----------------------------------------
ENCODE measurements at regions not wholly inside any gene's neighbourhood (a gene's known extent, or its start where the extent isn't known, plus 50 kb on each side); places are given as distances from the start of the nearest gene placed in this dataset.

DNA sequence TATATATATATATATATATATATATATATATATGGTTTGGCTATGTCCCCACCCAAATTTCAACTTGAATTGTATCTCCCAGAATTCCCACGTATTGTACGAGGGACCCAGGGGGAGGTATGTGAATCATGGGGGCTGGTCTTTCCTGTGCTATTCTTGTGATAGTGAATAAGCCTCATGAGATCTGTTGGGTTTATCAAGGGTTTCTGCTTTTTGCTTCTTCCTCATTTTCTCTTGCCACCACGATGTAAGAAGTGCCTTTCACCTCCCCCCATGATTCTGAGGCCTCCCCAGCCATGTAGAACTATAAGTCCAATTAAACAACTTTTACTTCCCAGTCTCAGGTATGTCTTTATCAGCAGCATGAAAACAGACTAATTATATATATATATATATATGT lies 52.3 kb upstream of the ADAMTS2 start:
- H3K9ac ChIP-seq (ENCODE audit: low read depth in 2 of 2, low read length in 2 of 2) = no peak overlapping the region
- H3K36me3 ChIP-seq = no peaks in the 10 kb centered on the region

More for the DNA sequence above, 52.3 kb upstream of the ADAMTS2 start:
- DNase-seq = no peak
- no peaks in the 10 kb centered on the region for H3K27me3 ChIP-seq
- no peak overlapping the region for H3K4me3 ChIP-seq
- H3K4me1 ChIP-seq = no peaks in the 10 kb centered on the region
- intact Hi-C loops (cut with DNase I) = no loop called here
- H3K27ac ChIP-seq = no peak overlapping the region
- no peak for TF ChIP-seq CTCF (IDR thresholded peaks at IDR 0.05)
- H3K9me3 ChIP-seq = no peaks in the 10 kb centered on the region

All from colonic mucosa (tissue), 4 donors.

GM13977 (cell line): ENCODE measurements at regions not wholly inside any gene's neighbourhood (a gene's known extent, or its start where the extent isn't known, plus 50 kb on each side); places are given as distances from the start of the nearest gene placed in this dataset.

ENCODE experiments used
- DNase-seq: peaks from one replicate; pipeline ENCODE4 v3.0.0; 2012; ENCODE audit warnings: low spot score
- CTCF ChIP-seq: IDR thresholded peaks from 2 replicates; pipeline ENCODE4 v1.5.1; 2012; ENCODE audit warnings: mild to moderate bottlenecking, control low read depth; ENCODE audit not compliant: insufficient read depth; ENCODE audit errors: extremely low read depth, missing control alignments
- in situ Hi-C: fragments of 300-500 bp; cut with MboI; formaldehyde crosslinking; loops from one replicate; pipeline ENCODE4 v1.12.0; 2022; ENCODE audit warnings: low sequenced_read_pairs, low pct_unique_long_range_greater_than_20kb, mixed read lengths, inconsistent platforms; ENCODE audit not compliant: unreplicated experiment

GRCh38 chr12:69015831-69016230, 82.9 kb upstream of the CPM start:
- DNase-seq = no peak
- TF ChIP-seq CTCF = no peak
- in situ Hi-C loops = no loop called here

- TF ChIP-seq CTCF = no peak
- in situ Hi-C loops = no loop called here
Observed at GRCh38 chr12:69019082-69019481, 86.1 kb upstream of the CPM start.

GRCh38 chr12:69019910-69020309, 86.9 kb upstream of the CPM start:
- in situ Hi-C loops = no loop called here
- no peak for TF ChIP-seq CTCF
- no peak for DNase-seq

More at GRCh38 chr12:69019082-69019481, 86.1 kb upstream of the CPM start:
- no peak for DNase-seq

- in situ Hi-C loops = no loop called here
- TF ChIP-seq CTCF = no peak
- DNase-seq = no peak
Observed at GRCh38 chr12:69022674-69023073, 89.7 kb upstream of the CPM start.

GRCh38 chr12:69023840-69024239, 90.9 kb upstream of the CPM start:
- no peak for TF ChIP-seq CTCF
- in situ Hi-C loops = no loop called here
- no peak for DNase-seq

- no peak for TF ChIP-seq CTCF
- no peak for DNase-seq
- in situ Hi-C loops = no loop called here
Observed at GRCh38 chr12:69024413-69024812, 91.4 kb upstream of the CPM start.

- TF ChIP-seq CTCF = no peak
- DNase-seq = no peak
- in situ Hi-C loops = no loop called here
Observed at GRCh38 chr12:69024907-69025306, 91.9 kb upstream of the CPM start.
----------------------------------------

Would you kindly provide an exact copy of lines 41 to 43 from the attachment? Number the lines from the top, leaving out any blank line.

- no peak for TF ChIP-seq CTCF
- no peak for DNase-seq
- in situ Hi-C loops = no loop called here